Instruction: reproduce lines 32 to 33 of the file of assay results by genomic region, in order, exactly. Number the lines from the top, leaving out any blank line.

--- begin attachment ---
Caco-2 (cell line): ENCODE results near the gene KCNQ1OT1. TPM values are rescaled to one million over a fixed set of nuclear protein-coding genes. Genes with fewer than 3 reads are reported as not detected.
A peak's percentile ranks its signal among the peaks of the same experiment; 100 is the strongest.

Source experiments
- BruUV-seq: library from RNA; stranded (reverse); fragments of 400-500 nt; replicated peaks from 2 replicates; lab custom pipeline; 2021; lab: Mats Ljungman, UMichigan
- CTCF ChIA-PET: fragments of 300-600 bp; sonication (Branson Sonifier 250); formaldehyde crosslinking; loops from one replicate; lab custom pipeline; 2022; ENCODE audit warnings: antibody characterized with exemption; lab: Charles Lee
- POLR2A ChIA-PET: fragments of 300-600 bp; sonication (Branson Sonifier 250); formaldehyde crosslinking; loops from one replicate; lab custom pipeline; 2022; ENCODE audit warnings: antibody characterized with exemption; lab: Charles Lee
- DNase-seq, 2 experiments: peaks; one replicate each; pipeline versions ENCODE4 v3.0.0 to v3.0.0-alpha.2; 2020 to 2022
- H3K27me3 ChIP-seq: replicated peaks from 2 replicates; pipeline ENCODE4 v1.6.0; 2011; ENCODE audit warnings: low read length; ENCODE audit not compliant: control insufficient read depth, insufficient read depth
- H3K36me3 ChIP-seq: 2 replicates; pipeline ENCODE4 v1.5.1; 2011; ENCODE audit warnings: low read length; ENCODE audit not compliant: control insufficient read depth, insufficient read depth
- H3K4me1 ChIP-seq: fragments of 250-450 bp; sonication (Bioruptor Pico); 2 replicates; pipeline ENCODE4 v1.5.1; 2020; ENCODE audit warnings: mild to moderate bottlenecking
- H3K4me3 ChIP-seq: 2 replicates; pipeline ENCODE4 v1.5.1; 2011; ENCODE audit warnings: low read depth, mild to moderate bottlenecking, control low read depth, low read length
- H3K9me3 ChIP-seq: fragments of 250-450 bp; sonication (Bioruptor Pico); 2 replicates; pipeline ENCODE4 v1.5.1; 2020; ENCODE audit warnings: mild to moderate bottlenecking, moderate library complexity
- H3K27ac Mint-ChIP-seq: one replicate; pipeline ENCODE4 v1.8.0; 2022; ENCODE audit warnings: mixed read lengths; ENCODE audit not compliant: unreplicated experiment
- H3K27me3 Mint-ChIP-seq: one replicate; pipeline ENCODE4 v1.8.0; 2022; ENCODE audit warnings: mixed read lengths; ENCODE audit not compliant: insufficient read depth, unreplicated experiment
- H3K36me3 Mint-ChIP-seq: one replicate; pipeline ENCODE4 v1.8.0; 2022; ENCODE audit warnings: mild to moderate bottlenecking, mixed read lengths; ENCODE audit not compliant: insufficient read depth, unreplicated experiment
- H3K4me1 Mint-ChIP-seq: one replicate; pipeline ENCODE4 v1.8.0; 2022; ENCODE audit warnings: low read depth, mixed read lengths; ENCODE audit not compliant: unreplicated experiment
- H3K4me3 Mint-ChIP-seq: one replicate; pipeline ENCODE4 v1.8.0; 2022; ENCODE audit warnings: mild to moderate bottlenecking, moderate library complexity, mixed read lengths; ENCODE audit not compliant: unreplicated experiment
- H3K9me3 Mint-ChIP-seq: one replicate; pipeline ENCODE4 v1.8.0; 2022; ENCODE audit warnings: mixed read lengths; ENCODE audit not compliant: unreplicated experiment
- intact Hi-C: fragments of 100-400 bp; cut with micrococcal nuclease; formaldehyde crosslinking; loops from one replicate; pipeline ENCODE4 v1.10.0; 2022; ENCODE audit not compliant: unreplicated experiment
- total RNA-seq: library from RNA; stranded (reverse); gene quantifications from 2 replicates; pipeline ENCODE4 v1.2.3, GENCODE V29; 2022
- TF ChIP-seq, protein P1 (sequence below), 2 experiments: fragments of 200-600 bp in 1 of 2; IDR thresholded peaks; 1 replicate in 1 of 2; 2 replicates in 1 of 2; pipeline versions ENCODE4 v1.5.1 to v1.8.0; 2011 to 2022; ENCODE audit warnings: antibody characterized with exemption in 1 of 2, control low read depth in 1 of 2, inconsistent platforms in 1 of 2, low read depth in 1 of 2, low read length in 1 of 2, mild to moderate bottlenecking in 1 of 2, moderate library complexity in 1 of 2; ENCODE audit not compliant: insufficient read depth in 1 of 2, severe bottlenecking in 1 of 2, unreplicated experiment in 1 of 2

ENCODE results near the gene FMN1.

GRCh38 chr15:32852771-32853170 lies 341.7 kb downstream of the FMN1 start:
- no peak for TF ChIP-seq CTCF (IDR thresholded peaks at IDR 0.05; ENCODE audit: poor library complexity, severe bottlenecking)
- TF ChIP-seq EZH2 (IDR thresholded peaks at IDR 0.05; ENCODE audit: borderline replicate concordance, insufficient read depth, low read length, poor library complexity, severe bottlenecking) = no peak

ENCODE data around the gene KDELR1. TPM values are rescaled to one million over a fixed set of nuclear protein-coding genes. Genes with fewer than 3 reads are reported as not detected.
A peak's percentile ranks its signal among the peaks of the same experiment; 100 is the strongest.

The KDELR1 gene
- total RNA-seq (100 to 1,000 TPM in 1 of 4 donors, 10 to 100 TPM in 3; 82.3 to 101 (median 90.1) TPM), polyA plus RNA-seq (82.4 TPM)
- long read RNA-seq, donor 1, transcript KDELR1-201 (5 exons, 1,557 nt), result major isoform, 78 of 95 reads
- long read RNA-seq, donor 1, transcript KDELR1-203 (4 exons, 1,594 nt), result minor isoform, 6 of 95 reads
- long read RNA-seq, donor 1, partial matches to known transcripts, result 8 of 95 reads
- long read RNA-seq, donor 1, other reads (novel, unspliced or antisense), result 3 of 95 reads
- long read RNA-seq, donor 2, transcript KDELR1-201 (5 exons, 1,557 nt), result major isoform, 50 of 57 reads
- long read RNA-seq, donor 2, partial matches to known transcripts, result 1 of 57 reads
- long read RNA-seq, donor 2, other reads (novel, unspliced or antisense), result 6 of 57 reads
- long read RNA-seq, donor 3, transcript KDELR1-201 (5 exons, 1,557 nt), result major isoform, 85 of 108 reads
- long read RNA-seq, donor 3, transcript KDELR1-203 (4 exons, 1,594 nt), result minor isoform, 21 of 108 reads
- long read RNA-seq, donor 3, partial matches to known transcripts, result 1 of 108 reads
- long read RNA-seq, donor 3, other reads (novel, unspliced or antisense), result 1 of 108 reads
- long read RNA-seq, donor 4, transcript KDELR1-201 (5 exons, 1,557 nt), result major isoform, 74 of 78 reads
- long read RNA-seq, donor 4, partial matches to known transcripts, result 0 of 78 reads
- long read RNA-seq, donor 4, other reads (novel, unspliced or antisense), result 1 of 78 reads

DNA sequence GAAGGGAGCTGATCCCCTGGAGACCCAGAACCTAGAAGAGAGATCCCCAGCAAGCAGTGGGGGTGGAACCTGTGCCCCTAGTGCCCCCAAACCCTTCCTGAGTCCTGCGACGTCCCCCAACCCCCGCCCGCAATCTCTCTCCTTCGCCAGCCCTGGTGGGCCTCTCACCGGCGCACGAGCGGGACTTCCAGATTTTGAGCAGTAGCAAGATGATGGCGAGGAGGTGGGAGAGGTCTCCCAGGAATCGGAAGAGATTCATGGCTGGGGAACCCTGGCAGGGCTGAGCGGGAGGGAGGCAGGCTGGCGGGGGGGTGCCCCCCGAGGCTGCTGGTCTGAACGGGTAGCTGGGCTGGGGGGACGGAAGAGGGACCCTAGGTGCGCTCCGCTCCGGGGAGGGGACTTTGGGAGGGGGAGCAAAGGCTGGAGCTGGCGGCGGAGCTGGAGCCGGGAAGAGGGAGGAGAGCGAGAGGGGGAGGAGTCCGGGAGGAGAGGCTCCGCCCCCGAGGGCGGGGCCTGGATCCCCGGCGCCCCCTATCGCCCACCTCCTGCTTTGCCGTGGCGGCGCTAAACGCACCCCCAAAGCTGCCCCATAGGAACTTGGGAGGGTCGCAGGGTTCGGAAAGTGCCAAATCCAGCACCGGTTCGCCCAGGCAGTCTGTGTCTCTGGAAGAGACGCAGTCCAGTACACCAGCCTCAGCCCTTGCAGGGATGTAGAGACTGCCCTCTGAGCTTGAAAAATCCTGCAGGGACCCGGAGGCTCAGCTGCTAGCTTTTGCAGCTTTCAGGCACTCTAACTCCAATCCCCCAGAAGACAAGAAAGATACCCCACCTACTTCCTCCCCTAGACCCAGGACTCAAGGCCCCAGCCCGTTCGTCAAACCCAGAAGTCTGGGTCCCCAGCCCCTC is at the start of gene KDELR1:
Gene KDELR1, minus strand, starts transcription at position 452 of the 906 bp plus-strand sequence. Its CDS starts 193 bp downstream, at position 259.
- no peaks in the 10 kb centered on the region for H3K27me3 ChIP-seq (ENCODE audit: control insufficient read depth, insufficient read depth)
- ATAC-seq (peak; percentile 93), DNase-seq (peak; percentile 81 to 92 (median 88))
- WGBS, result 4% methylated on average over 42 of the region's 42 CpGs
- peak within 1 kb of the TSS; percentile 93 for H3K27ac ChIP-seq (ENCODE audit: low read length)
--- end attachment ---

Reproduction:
- long read RNA-seq, donor 1, partial matches to known transcripts, result 8 of 95 reads
- long read RNA-seq, donor 1, other reads (novel, unspliced or antisense), result 3 of 95 reads